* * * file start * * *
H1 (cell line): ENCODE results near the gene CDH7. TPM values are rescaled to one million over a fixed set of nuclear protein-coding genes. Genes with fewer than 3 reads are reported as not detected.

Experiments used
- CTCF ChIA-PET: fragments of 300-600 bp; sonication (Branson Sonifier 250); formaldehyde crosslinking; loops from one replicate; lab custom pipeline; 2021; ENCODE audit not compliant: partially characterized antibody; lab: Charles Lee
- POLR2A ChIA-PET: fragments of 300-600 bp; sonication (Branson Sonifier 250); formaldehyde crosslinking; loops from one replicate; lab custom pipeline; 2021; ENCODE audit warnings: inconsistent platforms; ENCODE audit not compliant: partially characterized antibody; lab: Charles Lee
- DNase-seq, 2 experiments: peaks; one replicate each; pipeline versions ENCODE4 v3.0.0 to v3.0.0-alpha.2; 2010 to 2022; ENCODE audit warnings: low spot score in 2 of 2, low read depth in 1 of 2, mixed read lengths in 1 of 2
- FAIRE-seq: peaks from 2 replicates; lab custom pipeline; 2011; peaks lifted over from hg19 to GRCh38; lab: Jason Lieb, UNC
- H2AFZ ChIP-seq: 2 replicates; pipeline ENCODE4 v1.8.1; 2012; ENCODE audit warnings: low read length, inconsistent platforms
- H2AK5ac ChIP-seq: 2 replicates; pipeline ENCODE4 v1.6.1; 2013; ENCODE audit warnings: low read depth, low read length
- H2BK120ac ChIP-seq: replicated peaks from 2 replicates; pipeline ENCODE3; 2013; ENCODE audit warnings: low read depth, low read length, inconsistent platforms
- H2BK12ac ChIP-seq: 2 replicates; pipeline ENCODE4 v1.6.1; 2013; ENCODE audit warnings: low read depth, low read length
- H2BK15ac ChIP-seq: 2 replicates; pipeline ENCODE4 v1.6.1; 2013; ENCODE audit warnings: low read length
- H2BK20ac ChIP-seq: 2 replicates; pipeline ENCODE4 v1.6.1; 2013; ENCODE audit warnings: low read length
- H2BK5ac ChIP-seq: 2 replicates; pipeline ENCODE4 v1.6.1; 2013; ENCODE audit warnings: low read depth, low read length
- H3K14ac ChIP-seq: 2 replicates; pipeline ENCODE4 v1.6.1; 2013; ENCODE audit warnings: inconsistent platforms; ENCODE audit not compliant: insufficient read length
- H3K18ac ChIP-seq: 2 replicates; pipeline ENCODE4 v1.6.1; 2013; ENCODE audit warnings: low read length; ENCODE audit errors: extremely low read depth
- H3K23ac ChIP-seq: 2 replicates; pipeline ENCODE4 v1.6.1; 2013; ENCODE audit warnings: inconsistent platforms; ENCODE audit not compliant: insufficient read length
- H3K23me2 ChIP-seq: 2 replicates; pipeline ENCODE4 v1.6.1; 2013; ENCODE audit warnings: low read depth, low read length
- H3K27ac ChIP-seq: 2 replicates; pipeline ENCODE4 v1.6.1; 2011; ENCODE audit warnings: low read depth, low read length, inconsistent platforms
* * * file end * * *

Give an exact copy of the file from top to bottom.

H1 (cell line): ENCODE results near the gene CDH7. TPM values are rescaled to one million over a fixed set of nuclear protein-coding genes. Genes with fewer than 3 reads are reported as not detected.

Experiments used
- CTCF ChIA-PET: fragments of 300-600 bp; sonication (Branson Sonifier 250); formaldehyde crosslinking; loops from one replicate; lab custom pipeline; 2021; ENCODE audit not compliant: partially characterized antibody; lab: Charles Lee
- POLR2A ChIA-PET: fragments of 300-600 bp; sonication (Branson Sonifier 250); formaldehyde crosslinking; loops from one replicate; lab custom pipeline; 2021; ENCODE audit warnings: inconsistent platforms; ENCODE audit not compliant: partially characterized antibody; lab: Charles Lee
- DNase-seq, 2 experiments: peaks; one replicate each; pipeline versions ENCODE4 v3.0.0 to v3.0.0-alpha.2; 2010 to 2022; ENCODE audit warnings: low spot score in 2 of 2, low read depth in 1 of 2, mixed read lengths in 1 of 2
- FAIRE-seq: peaks from 2 replicates; lab custom pipeline; 2011; peaks lifted over from hg19 to GRCh38; lab: Jason Lieb, UNC
- H2AFZ ChIP-seq: 2 replicates; pipeline ENCODE4 v1.8.1; 2012; ENCODE audit warnings: low read length, inconsistent platforms
- H2AK5ac ChIP-seq: 2 replicates; pipeline ENCODE4 v1.6.1; 2013; ENCODE audit warnings: low read depth, low read length
- H2BK120ac ChIP-seq: replicated peaks from 2 replicates; pipeline ENCODE3; 2013; ENCODE audit warnings: low read depth, low read length, inconsistent platforms
- H2BK12ac ChIP-seq: 2 replicates; pipeline ENCODE4 v1.6.1; 2013; ENCODE audit warnings: low read depth, low read length
- H2BK15ac ChIP-seq: 2 replicates; pipeline ENCODE4 v1.6.1; 2013; ENCODE audit warnings: low read length
- H2BK20ac ChIP-seq: 2 replicates; pipeline ENCODE4 v1.6.1; 2013; ENCODE audit warnings: low read length
- H2BK5ac ChIP-seq: 2 replicates; pipeline ENCODE4 v1.6.1; 2013; ENCODE audit warnings: low read depth, low read length
- H3K14ac ChIP-seq: 2 replicates; pipeline ENCODE4 v1.6.1; 2013; ENCODE audit warnings: inconsistent platforms; ENCODE audit not compliant: insufficient read length
- H3K18ac ChIP-seq: 2 replicates; pipeline ENCODE4 v1.6.1; 2013; ENCODE audit warnings: low read length; ENCODE audit errors: extremely low read depth
- H3K23ac ChIP-seq: 2 replicates; pipeline ENCODE4 v1.6.1; 2013; ENCODE audit warnings: inconsistent platforms; ENCODE audit not compliant: insufficient read length
- H3K23me2 ChIP-seq: 2 replicates; pipeline ENCODE4 v1.6.1; 2013; ENCODE audit warnings: low read depth, low read length
- H3K27ac ChIP-seq: 2 replicates; pipeline ENCODE4 v1.6.1; 2011; ENCODE audit warnings: low read depth, low read length, inconsistent platforms